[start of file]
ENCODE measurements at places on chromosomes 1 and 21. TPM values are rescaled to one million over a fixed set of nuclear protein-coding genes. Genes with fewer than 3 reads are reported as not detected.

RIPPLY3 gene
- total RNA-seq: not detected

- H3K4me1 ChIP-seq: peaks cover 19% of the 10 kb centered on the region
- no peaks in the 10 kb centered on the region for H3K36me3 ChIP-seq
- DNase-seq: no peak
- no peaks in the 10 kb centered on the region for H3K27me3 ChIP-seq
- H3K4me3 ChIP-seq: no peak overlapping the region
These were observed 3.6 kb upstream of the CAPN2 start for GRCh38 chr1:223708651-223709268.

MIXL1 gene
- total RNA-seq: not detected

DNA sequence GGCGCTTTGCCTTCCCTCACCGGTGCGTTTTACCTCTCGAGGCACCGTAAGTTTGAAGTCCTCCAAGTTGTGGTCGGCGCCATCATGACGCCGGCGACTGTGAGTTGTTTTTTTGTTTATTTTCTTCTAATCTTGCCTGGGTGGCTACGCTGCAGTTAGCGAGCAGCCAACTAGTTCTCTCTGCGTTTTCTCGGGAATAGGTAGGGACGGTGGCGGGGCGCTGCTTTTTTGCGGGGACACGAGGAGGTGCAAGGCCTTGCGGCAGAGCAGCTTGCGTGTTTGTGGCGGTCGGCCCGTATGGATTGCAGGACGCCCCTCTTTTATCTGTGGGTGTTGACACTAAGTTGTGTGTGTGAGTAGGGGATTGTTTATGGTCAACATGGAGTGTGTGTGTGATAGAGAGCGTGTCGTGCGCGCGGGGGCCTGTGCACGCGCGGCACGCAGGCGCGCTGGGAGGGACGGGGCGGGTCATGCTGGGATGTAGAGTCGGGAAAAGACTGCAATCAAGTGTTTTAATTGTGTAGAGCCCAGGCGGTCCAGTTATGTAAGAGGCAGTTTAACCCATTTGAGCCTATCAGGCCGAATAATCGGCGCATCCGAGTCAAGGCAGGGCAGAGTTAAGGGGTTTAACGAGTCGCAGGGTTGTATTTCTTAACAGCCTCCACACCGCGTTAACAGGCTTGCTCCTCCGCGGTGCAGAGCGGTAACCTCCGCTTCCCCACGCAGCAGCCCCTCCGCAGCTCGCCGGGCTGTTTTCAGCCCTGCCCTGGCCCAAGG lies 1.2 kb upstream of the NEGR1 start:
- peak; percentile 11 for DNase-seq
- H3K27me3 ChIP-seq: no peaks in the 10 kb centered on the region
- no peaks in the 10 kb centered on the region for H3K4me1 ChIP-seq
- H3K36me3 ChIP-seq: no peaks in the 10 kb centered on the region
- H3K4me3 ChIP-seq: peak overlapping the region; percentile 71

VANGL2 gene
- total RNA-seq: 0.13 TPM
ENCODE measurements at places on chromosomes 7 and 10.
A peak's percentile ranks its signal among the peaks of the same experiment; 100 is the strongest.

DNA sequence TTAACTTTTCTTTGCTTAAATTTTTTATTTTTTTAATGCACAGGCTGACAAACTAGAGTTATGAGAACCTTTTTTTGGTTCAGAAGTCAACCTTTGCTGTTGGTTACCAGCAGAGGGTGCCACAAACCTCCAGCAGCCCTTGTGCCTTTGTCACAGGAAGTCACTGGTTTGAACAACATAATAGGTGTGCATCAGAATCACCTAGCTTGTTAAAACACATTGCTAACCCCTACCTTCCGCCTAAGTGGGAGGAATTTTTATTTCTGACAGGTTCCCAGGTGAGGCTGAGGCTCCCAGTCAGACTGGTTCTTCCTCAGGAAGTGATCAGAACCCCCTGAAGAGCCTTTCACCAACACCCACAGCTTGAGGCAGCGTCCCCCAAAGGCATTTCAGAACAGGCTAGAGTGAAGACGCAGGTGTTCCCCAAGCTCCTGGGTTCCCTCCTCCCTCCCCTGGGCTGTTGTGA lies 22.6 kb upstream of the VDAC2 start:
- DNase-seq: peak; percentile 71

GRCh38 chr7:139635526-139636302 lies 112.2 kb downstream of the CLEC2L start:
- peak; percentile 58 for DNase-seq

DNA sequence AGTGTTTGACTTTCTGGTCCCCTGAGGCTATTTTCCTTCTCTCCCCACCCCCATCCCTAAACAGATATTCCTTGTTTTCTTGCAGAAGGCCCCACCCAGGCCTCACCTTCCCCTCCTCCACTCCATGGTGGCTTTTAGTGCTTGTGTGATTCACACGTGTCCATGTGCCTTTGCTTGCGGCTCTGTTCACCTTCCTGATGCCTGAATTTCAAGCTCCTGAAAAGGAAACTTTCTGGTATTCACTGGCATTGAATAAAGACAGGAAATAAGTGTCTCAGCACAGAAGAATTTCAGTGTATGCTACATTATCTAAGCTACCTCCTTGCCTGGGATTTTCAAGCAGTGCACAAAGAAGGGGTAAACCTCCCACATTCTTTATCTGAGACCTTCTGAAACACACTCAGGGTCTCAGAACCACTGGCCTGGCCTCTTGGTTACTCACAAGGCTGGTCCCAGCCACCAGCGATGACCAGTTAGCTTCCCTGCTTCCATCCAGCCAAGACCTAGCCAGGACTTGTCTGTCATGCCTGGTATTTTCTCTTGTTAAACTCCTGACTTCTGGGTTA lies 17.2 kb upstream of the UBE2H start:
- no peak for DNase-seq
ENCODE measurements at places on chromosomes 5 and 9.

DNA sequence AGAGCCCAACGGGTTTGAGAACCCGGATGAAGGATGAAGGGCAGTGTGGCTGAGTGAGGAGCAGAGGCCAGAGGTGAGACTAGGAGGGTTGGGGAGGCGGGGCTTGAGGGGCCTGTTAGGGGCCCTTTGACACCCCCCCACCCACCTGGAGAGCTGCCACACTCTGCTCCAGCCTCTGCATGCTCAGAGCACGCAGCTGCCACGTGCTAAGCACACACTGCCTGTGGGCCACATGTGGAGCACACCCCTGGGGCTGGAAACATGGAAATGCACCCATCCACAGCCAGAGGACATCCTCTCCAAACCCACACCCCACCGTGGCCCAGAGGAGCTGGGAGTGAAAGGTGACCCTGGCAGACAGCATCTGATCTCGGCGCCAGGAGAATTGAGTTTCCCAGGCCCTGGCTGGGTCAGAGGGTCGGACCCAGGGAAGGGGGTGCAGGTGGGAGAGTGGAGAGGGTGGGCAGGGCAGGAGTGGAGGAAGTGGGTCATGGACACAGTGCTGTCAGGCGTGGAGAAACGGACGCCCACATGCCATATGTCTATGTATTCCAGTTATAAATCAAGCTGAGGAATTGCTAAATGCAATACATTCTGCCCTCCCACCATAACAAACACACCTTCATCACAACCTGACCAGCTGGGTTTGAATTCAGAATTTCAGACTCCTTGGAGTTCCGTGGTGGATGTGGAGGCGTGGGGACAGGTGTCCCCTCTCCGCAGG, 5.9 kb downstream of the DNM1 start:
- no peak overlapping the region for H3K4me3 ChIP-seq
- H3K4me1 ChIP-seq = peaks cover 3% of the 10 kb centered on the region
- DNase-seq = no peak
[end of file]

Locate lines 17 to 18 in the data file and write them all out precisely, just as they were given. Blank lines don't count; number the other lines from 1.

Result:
- H3K4me3 ChIP-seq: peak overlapping the region; percentile 71

VANGL2 gene